The latest Byondis investigative therapy that will soon enter Phase I or First-in-Human (FiH) study is also the company’s first immuno-oncology (IO) therapeutic, BYON4228. How and why it got there is the stuff that researchers’ dreams are made of.

BYON4228 is a monoclonal antibody (mAb). A mAb is – per the US National Cancer Institute (NCI), “a type of protein that is made in the laboratory and can bind to certain targets in the body, such as antigens on the surface of cancer cells.” Monoclonal antibodies can be used to diagnose and treat many diseases, such as cancers. They can be used alone or to carry drugs, toxins, or radioactive substances directly to cancer cells.[1]

About 19 years ago, Timo van den Berg, Ph.D., now Byondis Senior Director, Immuno-Oncology, was researching immune system receptors first at the Vrije Universiteit (VU) Amsterdam and later at Sanquin Research in Amsterdam. One of them was SIRPα. New information had just come out about the possibility that SIRPα, in combination with CD47, could form an ‘immune pathway’ in oncology, in other words, a way to fight cancer via the power of the immune system (#ThePowerofIO). This led to the discovery of the CD47-SIRPα axis as an innate immune checkpoint – a ‘don’t eat me’ signal that allows tumors to escape recognition and destruction by the immune system.

What followed was a Byondis-Sanquin partnership and the development of the anti-SIRPα mAb BYON4228. By inhibiting the CD47-SIRPα axis, BYON4228 prevents the inhibitory “don’t eat me” signal to be detected, stimulating the immune cell to do what it is supposed to do: destroy the cancer cell.

Currently, Byondis is preparing to start a Phase I study (NCT05737628) to evaluate BYON4228 alone and in combination with another mAb, rituximab, in patients with relapsed/refractory CD20-positive B-cell non-Hodgkin’s lymphoma. A Phase I trial tests the safety, side effects, best dose, and timing of a new treatment.[2]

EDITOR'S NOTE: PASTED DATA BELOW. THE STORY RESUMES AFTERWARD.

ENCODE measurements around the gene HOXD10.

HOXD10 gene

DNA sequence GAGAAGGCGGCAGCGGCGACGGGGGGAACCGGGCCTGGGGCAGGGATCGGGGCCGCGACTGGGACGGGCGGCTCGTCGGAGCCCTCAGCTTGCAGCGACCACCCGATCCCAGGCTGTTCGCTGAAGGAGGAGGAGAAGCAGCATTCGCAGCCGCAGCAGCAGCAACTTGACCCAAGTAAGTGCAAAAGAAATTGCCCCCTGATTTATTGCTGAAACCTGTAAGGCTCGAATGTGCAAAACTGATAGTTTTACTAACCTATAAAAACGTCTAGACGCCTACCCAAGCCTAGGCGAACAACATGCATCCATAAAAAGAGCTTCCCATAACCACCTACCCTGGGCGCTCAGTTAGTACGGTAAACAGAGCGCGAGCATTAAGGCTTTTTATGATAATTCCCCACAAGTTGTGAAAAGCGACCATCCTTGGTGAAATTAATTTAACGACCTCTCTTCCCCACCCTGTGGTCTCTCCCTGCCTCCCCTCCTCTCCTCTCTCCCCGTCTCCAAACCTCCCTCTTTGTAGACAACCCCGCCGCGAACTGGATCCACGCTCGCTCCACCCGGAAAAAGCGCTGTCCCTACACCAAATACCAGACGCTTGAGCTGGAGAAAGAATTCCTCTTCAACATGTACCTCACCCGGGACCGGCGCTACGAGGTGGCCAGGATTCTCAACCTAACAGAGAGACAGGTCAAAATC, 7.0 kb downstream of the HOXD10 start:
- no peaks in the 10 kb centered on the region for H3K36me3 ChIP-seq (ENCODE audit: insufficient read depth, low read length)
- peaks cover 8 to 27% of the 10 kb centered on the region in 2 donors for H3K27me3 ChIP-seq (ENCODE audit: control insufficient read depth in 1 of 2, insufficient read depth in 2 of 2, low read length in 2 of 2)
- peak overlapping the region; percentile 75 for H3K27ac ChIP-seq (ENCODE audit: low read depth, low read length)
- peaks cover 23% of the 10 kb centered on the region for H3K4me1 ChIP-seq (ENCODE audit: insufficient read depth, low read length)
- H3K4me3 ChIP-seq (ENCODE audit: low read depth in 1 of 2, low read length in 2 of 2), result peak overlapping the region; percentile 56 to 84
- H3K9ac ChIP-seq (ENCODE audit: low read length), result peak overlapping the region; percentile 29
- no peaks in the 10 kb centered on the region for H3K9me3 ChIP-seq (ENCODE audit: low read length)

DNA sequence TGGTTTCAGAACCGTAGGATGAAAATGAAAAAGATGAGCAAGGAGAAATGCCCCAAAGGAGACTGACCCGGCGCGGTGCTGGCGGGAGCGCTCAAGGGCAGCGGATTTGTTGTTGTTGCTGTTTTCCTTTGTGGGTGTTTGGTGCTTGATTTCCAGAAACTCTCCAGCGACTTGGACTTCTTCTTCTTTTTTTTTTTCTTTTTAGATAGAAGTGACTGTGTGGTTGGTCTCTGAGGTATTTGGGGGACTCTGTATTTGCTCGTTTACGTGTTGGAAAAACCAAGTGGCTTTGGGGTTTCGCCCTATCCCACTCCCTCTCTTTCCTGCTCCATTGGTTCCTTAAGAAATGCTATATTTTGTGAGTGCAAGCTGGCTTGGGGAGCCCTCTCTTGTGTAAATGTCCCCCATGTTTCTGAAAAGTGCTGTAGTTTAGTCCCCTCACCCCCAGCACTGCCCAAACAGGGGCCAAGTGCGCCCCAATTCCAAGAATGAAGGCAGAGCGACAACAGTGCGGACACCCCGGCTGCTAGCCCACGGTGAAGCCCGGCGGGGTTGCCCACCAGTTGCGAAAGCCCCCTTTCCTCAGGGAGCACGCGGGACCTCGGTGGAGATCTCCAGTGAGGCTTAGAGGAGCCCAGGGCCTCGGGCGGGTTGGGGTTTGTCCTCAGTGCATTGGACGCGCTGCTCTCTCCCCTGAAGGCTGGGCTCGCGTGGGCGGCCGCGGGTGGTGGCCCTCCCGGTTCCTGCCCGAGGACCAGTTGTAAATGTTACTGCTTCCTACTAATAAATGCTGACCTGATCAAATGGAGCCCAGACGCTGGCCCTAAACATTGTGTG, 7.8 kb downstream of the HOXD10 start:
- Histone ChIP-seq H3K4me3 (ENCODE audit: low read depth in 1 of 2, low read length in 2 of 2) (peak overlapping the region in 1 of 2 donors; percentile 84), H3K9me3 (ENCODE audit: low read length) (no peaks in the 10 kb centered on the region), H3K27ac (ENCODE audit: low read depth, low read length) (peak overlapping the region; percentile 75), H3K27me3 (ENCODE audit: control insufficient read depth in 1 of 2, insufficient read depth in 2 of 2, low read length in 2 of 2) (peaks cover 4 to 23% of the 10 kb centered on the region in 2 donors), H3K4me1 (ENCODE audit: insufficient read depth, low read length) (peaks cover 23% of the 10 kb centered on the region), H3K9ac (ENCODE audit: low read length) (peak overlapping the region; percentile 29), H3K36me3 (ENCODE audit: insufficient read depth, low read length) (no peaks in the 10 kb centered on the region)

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Teamwork makes the dream work
Before BYON4228 made it to this milestone, it, like all investigational therapies, was put through its paces.

Step 1
The multidisciplinary Research team singles out treatments that have the best chance of succeeding and making a difference in patients’ lives. They optimize the compounds by working with different departments, such as: Medicinal & Protein Chemistry (MPC), In Vitro Pharmacology (IVP), Biomarker Discovery & Development (BDD), In Vivo Pharmacology, Toxicology & DMPK (PTD), and Bioanalysis & Protein Interaction (BAPI). Then they provide input on clinical trials, including data on, for example, pharmacodynamics (how medicines affect the body), pharmacokinetics (how the body affects medicines) and efficacy.

Step 2
The baton is passed to the Biopharmaceutical Development teams. These teams develop the processes and products in preparation for clinical trials. These multidisciplinary teams fall under two main groups – Development and GMP (Good Manufacturing Practice). They include many specialists, such as: molecular, cell and microbiologists, biochemists and analytical chemists, process engineers, and operators and analysts – complemented by the Quality Control team.

Step 3
Next, Byondis’ Clinical Research and Development teams prepare, implement and manage global clinical trials to test the safety and efficacy of the medicinal compounds in humans. As a clinical-stage biopharmaceutical company, Byondis is responsible for managing and safeguarding patient safety in its studies. This involves collecting, investigating and proactively evaluating information relating to potential side effects during the clinical trial phase. Working with CROs (Clinical Research Organizations) and the study sites’ hospital oncologists, the clinical teams review and interpret the drug safety and efficacy data.